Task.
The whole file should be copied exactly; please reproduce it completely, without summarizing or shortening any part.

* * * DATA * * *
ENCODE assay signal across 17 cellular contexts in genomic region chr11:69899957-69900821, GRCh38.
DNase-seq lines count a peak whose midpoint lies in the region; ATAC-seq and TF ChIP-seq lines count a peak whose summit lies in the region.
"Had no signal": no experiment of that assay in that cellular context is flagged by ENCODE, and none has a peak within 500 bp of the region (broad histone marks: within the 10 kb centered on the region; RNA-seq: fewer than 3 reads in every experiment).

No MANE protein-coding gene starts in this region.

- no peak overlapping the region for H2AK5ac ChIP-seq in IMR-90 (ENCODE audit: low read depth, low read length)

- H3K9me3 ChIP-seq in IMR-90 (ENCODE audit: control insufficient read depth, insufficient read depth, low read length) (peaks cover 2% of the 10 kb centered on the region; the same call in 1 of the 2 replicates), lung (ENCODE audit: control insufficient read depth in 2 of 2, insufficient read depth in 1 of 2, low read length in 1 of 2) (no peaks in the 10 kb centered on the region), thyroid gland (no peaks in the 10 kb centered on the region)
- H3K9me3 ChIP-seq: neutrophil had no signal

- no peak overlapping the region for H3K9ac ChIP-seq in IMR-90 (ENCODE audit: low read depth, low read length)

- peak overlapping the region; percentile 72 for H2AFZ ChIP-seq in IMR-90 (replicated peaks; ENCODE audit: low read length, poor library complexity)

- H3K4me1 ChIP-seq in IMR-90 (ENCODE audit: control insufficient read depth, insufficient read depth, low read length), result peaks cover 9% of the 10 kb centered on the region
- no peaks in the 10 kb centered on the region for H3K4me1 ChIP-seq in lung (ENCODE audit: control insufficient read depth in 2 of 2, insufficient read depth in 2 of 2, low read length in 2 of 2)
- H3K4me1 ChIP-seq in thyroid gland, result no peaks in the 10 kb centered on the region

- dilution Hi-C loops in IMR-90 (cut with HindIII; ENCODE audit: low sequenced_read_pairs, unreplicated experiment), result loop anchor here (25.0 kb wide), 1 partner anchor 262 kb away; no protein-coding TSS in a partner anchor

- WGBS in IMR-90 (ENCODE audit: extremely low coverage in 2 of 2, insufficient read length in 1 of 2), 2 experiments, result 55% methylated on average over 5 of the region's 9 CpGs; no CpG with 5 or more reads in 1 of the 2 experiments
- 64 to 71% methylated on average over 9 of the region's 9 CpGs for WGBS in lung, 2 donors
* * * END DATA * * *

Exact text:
ENCODE assay signal across 17 cellular contexts in genomic region chr11:69899957-69900821, GRCh38.
DNase-seq lines count a peak whose midpoint lies in the region; ATAC-seq and TF ChIP-seq lines count a peak whose summit lies in the region.
"Had no signal": no experiment of that assay in that cellular context is flagged by ENCODE, and none has a peak within 500 bp of the region (broad histone marks: within the 10 kb centered on the region; RNA-seq: fewer than 3 reads in every experiment).

No MANE protein-coding gene starts in this region.

- no peak overlapping the region for H2AK5ac ChIP-seq in IMR-90 (ENCODE audit: low read depth, low read length)

- H3K9me3 ChIP-seq in IMR-90 (ENCODE audit: control insufficient read depth, insufficient read depth, low read length) (peaks cover 2% of the 10 kb centered on the region; the same call in 1 of the 2 replicates), lung (ENCODE audit: control insufficient read depth in 2 of 2, insufficient read depth in 1 of 2, low read length in 1 of 2) (no peaks in the 10 kb centered on the region), thyroid gland (no peaks in the 10 kb centered on the region)
- H3K9me3 ChIP-seq: neutrophil had no signal

- no peak overlapping the region for H3K9ac ChIP-seq in IMR-90 (ENCODE audit: low read depth, low read length)

- peak overlapping the region; percentile 72 for H2AFZ ChIP-seq in IMR-90 (replicated peaks; ENCODE audit: low read length, poor library complexity)

- H3K4me1 ChIP-seq in IMR-90 (ENCODE audit: control insufficient read depth, insufficient read depth, low read length), result peaks cover 9% of the 10 kb centered on the region
- no peaks in the 10 kb centered on the region for H3K4me1 ChIP-seq in lung (ENCODE audit: control insufficient read depth in 2 of 2, insufficient read depth in 2 of 2, low read length in 2 of 2)
- H3K4me1 ChIP-seq in thyroid gland, result no peaks in the 10 kb centered on the region

- dilution Hi-C loops in IMR-90 (cut with HindIII; ENCODE audit: low sequenced_read_pairs, unreplicated experiment), result loop anchor here (25.0 kb wide), 1 partner anchor 262 kb away; no protein-coding TSS in a partner anchor

- WGBS in IMR-90 (ENCODE audit: extremely low coverage in 2 of 2, insufficient read length in 1 of 2), 2 experiments, result 55% methylated on average over 5 of the region's 9 CpGs; no CpG with 5 or more reads in 1 of the 2 experiments
- 64 to 71% methylated on average over 9 of the region's 9 CpGs for WGBS in lung, 2 donors